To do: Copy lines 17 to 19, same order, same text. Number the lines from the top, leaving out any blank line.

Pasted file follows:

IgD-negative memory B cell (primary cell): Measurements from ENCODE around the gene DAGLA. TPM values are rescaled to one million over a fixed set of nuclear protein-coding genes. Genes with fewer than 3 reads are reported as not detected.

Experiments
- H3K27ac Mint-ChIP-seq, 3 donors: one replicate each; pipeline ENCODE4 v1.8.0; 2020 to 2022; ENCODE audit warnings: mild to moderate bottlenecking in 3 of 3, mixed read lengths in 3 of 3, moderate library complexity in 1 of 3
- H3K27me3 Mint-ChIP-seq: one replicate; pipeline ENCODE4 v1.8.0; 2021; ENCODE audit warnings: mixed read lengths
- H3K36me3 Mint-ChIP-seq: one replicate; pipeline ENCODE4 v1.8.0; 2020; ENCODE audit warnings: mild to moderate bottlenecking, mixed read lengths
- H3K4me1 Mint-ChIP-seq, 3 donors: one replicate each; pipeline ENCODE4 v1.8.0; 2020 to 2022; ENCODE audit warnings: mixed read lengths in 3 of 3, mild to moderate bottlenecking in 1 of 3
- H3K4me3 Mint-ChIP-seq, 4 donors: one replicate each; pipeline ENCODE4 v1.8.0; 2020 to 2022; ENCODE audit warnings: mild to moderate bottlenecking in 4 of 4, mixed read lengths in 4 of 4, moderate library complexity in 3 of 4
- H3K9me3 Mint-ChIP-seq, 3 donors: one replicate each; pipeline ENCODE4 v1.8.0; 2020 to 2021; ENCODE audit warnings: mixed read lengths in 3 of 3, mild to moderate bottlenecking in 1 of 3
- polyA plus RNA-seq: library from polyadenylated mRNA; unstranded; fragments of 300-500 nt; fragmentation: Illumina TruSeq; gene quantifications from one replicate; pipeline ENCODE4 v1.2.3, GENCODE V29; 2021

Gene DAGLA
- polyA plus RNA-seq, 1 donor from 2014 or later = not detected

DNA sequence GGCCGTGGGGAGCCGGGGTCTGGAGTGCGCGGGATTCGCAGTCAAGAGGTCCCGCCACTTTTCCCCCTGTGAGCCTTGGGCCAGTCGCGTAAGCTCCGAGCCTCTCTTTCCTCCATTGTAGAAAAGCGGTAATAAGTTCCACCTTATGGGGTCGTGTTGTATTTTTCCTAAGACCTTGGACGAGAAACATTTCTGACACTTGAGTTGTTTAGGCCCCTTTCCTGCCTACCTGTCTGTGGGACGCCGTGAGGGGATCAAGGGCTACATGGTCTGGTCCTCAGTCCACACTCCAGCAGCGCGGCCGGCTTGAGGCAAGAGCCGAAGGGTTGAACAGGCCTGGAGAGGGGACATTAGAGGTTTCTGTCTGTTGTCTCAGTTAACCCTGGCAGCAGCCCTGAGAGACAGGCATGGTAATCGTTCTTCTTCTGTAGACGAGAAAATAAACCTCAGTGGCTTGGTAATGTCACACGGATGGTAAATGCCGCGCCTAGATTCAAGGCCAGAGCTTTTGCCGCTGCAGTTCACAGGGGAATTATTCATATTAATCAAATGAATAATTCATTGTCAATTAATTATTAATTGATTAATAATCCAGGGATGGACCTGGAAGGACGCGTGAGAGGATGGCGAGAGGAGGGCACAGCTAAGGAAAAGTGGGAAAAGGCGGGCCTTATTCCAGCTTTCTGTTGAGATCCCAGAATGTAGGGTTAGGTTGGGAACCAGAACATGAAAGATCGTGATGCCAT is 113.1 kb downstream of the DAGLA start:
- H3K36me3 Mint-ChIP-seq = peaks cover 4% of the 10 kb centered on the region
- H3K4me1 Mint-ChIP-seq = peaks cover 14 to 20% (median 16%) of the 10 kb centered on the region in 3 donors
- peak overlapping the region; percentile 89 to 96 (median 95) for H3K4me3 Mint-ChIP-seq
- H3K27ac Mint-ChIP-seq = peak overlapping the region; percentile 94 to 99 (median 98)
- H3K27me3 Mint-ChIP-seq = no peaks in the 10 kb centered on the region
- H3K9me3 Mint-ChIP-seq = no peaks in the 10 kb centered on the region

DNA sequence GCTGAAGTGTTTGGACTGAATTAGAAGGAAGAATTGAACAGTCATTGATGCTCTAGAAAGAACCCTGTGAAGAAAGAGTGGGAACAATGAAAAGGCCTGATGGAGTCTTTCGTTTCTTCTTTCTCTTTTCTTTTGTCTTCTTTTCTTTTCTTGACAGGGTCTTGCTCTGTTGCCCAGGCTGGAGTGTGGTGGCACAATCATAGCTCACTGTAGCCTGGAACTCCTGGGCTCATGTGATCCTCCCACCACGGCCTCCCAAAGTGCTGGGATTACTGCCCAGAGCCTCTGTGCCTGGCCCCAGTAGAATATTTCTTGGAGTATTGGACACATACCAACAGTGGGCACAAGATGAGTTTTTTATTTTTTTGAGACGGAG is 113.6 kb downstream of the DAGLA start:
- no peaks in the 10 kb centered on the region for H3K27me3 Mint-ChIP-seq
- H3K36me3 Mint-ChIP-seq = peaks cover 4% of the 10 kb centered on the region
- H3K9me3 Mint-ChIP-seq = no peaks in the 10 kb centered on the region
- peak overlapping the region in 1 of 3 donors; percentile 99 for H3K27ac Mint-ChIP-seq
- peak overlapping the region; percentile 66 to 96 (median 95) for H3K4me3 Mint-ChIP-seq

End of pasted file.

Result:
- H3K27me3 Mint-ChIP-seq = no peaks in the 10 kb centered on the region
- H3K9me3 Mint-ChIP-seq = no peaks in the 10 kb centered on the region

DNA sequence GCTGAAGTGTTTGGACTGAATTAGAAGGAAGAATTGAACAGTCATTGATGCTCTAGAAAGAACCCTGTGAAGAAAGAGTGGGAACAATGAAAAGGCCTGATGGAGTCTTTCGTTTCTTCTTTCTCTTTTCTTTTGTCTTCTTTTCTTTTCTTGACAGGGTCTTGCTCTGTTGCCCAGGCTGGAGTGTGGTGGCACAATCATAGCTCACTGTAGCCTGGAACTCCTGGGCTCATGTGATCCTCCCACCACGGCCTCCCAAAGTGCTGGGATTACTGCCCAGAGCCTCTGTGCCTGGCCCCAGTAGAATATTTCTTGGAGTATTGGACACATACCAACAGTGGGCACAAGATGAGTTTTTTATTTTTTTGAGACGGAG is 113.6 kb downstream of the DAGLA start: